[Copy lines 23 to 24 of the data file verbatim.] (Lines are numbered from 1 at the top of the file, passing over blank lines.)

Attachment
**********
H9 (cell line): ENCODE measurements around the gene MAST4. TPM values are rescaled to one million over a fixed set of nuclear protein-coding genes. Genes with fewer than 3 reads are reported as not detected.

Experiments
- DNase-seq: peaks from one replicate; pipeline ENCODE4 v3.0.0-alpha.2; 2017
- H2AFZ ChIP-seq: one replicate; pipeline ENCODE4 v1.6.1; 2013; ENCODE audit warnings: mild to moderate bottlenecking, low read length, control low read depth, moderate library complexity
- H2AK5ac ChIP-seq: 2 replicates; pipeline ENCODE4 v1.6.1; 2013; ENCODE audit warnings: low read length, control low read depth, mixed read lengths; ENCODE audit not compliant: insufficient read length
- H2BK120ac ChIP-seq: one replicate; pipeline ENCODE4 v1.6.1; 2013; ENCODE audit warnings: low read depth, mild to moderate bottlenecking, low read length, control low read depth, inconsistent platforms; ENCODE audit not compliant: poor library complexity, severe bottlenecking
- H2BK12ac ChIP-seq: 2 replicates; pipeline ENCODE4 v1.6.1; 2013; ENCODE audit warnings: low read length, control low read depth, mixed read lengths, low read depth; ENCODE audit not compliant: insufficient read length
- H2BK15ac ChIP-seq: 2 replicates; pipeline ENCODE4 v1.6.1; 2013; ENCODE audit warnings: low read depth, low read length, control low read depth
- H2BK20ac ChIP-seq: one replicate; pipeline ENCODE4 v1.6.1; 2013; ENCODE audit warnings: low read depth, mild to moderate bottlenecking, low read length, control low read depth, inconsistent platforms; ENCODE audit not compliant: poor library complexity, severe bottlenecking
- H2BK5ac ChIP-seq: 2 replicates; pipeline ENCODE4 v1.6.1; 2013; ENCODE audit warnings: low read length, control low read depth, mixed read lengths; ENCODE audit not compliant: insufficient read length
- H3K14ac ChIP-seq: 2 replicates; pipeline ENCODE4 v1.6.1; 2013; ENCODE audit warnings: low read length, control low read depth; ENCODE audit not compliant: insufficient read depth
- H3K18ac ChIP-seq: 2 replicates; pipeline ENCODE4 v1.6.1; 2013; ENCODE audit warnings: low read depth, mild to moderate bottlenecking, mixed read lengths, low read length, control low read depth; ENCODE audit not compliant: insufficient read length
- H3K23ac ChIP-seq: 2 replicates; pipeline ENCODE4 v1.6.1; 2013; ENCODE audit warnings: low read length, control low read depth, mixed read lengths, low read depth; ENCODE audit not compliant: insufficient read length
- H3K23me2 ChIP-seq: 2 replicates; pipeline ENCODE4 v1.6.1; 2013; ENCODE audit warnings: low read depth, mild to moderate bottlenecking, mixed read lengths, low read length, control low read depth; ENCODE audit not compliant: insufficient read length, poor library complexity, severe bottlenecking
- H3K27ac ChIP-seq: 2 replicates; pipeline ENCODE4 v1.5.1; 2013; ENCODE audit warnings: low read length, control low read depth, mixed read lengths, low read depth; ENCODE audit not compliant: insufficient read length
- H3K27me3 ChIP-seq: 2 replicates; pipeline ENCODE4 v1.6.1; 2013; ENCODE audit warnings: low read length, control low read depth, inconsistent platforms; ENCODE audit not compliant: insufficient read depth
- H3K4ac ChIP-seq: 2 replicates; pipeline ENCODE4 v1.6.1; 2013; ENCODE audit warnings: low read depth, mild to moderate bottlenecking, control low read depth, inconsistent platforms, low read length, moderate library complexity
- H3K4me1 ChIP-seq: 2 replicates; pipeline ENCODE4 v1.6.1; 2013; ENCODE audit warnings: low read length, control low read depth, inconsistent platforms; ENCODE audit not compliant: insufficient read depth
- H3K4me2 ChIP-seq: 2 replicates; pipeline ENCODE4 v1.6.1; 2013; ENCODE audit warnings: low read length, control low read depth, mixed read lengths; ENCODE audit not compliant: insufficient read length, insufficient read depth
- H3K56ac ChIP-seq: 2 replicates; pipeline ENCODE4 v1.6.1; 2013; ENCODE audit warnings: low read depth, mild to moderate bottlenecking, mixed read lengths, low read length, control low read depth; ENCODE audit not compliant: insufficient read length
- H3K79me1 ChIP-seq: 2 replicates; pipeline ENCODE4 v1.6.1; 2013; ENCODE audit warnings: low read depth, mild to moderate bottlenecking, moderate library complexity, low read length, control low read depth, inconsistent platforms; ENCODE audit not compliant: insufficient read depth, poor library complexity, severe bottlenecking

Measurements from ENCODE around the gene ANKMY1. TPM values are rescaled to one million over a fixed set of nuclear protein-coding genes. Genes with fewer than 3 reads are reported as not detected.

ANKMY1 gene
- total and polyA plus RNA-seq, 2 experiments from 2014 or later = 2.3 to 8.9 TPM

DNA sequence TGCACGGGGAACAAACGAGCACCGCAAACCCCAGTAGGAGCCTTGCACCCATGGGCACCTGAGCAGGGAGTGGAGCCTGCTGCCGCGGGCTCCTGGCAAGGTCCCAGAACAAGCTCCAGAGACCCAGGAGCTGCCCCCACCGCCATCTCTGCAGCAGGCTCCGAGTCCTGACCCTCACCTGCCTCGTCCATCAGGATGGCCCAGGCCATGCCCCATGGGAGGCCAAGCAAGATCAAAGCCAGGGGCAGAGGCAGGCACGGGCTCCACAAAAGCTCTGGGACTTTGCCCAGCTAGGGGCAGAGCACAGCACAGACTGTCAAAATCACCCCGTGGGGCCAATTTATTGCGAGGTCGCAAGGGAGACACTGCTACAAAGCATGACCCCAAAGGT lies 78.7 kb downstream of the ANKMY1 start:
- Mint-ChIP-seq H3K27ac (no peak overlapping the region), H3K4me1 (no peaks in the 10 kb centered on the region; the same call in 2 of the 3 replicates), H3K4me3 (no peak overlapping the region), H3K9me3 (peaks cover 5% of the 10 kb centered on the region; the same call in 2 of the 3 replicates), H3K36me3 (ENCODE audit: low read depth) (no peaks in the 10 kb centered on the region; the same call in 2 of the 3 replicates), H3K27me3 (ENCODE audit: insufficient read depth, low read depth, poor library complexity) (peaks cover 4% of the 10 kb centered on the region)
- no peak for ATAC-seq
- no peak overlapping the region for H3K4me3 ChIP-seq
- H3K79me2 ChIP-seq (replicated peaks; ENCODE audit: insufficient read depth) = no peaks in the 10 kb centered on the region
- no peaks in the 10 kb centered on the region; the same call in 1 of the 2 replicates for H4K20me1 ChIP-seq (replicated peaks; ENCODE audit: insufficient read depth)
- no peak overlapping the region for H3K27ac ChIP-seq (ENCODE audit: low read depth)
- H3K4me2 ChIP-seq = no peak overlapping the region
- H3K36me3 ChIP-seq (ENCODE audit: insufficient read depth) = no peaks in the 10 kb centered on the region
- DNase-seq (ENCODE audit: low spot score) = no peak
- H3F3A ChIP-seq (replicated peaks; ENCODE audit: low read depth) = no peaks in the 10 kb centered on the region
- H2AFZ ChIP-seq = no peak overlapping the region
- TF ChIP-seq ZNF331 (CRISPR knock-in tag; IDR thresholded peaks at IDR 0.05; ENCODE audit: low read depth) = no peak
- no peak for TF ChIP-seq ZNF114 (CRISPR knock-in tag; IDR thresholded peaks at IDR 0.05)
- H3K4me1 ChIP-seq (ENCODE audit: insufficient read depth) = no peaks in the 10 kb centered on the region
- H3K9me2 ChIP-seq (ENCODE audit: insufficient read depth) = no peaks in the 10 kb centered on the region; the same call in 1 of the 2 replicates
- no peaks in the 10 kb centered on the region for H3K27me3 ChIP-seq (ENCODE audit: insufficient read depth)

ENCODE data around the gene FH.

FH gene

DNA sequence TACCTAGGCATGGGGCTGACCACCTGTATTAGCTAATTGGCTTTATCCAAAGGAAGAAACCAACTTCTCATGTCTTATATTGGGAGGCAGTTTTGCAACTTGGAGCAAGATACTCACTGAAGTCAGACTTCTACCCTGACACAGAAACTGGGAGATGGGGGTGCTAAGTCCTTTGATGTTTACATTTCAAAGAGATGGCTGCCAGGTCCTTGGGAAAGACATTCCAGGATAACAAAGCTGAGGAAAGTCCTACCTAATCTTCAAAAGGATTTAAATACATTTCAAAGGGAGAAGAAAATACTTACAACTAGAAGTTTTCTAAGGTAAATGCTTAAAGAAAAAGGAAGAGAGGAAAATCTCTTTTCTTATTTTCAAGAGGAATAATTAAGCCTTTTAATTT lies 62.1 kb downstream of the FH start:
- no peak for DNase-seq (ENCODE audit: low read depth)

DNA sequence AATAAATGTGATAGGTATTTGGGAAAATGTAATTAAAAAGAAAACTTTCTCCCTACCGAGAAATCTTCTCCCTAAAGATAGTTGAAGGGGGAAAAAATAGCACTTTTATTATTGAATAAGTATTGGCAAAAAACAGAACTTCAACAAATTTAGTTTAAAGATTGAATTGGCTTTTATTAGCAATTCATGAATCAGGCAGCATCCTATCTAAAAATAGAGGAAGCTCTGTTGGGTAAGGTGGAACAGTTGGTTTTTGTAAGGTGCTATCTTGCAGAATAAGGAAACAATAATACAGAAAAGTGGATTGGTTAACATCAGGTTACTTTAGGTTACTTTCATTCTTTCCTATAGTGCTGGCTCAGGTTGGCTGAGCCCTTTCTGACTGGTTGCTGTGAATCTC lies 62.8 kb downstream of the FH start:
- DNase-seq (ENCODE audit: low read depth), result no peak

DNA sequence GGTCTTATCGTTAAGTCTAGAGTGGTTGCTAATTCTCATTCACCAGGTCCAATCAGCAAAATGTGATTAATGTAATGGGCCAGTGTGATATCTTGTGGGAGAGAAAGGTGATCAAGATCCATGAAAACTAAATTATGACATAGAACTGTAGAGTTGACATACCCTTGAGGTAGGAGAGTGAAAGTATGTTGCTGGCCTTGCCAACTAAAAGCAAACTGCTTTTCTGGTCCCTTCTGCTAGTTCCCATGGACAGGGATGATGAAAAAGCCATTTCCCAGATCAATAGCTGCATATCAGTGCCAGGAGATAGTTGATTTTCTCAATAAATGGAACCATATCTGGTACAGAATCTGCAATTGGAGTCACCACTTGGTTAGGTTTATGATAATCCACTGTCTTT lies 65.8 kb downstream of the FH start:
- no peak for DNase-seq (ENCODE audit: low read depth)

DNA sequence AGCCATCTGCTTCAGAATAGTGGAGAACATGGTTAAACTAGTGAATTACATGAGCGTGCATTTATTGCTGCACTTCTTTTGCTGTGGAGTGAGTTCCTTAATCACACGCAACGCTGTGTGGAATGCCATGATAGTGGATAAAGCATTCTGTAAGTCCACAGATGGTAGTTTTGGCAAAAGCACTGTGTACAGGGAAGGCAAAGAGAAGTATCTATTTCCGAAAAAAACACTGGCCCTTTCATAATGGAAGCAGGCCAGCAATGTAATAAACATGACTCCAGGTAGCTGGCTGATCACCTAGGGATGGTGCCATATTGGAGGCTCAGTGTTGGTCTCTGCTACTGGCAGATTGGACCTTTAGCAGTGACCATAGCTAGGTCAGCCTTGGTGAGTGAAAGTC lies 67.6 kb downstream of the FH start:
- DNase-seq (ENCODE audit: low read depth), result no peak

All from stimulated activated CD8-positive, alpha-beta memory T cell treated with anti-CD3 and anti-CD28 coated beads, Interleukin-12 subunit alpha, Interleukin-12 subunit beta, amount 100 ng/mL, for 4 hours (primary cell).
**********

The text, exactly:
ANKMY1 gene
- total and polyA plus RNA-seq, 2 experiments from 2014 or later = 2.3 to 8.9 TPM